Foundations of Chemistry 19 (2):157-179 (2017)

Jose Chamizo
National Autonomous University of Mexico
A new chronology is introduced to address the history of chemistry, with educational purposes, particularly for the end of the twentieth century and here identified as the fifth chemical revolution. Each revolution are considered in terms of the Kuhnian notion of ‘exemplar,’ rather than ‘paradigm.’ This approach enables the incorporation of instruments, as well as concepts and the rise of new subdisciplines into the revolutionary process and provides a more adequate representation of such periods of development and consolidation. The fifth revolution developed from 1973 to 1999 and is characterized by a deep transformation in the very heart of chemistry. That is to say, the size and type of objects, the way in which they must be done and the time in which they are transformed. In one way or another, chemistry’ limits had been set out.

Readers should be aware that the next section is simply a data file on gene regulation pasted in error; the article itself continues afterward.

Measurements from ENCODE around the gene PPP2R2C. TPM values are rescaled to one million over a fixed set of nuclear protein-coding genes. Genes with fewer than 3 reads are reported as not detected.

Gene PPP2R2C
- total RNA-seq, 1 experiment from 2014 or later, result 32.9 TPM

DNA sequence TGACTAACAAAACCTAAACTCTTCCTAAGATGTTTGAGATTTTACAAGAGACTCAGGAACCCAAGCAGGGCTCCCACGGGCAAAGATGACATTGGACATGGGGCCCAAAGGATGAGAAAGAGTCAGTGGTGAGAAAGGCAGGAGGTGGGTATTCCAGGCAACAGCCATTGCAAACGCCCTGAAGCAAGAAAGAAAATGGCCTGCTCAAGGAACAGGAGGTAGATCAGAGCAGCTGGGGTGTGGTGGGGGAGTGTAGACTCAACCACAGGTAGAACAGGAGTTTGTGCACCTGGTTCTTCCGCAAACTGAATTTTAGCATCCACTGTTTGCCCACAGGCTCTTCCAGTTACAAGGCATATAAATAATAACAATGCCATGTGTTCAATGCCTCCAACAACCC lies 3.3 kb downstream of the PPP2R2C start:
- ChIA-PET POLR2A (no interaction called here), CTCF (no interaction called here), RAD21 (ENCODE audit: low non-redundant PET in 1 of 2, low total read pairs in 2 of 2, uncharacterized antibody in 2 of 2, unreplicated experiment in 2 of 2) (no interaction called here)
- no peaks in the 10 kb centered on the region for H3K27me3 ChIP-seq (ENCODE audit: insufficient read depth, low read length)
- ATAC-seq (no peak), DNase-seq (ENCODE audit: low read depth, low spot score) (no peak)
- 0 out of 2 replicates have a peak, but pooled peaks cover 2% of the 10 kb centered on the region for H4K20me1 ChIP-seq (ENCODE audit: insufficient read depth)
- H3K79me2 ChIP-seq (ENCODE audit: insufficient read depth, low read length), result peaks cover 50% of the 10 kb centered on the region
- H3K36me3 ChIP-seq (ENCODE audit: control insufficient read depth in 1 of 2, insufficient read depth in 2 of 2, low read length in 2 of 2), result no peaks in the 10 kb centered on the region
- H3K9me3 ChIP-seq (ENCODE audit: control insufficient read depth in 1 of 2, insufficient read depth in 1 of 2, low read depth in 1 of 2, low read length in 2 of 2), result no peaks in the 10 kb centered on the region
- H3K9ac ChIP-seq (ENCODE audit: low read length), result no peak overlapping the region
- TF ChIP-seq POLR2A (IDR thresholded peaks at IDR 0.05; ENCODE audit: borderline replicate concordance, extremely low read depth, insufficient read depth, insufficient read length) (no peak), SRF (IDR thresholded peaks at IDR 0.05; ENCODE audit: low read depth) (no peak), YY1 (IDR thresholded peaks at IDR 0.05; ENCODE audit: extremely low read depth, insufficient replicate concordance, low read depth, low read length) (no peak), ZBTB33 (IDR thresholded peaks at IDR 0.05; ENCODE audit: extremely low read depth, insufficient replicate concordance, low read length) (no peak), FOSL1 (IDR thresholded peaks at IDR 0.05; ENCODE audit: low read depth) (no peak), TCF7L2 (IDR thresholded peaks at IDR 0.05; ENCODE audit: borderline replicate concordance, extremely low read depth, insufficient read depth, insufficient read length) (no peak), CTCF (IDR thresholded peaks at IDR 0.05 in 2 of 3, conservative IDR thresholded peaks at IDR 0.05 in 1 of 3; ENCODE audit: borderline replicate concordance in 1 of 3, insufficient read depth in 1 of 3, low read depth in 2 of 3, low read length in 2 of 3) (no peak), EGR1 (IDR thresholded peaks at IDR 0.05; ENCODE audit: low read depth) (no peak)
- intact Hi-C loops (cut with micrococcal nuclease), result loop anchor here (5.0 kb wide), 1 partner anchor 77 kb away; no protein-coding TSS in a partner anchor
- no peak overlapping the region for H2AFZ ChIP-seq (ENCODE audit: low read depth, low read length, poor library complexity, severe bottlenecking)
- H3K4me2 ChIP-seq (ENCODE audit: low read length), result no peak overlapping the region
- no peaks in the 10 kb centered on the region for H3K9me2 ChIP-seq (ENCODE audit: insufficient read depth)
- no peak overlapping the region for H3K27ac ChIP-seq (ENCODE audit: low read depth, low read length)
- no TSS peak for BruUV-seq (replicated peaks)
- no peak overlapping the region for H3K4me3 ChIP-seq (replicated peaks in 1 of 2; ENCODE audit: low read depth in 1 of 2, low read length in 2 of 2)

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DOI 10.1007/s10698-017-9280-9
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Revolution in Science.I. Bernard Cohen - 1987 - Behaviorism 15 (1):83-87.
Thomas Kuhn and the Chemical Revolution.Paul Hoyningen-Huene - 2008 - Foundations of Chemistry 10 (2):101-115.

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